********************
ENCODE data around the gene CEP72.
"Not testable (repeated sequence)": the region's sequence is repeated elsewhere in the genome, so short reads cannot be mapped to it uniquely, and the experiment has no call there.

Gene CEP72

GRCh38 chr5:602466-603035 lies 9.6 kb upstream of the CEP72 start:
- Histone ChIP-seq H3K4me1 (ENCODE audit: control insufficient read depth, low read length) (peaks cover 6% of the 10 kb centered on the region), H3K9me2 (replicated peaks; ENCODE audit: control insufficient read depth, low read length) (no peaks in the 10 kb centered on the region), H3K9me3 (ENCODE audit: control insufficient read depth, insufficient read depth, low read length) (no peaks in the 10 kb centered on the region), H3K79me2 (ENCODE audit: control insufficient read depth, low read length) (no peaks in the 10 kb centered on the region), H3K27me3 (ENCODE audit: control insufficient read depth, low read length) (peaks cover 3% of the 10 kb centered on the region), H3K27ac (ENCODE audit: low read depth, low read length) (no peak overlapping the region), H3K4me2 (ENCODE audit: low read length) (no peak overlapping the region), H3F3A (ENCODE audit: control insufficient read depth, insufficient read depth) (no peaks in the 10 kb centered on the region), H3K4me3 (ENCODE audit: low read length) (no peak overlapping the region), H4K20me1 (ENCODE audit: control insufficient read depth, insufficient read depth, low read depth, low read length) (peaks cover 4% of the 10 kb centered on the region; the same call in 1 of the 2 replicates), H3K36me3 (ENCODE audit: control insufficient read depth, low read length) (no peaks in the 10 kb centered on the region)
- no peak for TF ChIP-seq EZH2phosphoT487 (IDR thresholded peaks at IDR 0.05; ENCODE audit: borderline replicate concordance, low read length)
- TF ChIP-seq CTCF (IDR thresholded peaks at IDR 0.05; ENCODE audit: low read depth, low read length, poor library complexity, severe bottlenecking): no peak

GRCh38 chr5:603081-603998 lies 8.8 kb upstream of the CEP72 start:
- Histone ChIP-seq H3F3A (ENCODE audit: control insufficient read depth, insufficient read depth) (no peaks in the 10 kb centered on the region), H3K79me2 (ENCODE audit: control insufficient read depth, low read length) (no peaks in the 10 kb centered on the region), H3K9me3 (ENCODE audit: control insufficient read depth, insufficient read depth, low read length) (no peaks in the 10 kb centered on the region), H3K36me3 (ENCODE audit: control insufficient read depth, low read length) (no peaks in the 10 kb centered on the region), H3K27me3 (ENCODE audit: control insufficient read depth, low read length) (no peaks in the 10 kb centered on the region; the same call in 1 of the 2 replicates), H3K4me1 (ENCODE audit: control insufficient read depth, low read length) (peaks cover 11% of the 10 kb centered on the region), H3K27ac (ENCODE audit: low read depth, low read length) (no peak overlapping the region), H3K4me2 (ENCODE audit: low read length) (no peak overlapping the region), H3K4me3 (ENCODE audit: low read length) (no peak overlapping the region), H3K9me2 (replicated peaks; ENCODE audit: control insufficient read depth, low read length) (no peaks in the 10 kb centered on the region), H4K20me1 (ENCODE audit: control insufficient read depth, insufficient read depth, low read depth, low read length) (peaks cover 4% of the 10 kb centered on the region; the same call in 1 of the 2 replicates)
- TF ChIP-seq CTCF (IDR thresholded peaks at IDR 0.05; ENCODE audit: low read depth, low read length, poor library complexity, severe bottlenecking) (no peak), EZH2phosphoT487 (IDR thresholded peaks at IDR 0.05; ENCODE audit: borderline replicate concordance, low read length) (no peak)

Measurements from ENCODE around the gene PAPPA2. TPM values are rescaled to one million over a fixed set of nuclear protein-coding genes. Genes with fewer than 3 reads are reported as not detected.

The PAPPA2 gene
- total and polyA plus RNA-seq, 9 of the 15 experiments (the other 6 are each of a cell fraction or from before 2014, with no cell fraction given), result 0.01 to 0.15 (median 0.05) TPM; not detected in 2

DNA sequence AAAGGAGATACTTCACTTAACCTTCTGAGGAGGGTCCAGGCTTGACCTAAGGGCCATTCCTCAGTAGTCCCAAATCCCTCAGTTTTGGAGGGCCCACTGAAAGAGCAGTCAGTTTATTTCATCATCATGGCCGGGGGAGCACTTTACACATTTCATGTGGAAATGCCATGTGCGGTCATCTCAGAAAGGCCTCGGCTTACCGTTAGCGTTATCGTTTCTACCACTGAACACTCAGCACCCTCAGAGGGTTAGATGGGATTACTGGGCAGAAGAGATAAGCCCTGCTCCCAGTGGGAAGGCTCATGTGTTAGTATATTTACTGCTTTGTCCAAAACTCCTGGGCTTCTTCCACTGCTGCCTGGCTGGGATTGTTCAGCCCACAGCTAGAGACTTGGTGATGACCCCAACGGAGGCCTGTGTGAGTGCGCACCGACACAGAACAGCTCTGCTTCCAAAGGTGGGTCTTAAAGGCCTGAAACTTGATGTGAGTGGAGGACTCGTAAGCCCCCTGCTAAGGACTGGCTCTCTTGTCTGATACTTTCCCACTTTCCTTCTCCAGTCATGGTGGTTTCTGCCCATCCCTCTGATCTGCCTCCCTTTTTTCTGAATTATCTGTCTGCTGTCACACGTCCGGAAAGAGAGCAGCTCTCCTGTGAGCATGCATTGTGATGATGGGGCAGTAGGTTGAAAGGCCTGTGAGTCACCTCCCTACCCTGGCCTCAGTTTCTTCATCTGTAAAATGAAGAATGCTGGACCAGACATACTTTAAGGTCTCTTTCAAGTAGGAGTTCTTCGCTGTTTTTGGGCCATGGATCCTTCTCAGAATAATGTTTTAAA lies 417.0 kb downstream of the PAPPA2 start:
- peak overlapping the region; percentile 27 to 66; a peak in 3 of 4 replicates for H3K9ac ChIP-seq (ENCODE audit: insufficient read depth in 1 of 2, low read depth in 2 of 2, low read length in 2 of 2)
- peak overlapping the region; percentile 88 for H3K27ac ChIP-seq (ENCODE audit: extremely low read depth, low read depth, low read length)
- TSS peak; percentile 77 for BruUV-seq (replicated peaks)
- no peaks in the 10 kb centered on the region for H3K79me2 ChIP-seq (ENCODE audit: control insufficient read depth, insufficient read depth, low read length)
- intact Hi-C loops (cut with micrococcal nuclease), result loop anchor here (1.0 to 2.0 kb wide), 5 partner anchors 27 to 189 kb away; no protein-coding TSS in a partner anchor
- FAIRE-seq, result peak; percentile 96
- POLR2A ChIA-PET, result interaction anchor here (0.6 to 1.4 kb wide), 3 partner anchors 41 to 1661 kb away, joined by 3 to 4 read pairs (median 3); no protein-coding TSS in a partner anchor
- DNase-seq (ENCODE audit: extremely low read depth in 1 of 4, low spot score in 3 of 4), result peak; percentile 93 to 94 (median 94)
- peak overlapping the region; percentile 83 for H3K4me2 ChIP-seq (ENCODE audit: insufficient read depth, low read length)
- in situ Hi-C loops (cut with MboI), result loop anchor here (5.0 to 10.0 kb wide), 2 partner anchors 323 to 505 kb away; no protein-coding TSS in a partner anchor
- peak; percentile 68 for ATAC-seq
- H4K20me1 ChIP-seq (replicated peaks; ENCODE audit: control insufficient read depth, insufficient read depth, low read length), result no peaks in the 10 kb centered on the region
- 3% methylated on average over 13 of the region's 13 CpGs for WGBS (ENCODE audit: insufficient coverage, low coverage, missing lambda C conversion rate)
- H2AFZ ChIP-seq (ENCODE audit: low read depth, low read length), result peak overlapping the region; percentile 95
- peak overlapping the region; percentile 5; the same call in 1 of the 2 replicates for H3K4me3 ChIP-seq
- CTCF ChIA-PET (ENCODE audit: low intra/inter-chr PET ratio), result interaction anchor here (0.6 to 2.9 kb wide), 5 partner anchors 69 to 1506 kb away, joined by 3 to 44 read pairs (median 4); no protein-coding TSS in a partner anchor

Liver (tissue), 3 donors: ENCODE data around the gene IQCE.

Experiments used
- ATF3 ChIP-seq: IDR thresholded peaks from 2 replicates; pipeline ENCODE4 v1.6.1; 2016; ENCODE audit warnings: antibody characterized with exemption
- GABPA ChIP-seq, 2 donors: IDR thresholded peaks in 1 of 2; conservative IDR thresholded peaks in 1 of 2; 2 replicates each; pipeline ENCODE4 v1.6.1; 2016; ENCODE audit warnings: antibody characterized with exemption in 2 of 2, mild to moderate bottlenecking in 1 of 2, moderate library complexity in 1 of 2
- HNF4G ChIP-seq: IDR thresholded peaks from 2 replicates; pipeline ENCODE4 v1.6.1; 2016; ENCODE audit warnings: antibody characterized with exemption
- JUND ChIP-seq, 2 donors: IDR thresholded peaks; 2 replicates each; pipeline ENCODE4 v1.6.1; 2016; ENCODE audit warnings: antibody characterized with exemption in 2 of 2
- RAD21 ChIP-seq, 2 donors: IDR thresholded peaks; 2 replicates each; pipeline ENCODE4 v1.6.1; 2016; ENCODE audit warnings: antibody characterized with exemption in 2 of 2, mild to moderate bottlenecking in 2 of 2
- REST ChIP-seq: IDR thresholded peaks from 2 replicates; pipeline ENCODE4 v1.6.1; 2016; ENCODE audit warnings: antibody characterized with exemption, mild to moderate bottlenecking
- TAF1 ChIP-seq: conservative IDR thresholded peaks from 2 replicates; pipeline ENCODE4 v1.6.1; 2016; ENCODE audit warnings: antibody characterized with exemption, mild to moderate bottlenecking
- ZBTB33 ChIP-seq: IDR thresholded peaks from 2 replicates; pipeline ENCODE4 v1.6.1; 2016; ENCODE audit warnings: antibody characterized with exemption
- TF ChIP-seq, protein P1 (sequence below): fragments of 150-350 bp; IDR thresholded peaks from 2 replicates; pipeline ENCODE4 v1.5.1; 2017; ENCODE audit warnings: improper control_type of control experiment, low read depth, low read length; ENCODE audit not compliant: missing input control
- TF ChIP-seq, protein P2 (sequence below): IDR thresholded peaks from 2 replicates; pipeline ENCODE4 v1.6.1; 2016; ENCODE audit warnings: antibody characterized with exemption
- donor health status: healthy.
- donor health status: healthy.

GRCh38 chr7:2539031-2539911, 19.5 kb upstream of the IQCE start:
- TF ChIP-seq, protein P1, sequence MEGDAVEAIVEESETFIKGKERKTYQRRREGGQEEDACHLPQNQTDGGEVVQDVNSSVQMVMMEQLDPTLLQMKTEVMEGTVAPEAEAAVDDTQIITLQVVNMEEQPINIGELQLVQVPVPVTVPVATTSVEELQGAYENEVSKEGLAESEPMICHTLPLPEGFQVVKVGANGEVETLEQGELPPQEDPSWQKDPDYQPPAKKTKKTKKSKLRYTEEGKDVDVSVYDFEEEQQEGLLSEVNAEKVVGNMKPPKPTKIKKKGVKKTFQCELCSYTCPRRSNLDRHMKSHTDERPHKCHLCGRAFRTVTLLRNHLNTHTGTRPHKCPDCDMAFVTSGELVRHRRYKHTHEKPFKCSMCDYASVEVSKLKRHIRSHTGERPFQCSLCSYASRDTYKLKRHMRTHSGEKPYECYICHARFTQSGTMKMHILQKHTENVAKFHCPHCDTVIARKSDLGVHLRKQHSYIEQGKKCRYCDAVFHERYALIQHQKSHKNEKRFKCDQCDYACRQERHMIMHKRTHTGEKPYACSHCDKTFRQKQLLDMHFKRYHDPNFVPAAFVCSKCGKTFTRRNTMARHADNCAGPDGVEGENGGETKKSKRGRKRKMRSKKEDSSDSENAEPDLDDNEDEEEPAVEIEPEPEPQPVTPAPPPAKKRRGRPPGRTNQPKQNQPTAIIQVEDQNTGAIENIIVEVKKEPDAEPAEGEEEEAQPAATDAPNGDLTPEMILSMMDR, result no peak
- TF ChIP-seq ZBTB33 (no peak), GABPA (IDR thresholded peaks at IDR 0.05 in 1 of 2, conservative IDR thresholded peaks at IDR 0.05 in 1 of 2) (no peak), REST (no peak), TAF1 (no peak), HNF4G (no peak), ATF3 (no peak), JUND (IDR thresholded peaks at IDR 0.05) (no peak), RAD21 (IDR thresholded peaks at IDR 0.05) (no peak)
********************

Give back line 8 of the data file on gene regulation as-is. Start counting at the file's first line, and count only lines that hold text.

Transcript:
GRCh38 chr5:603081-603998 lies 8.8 kb upstream of the CEP72 start: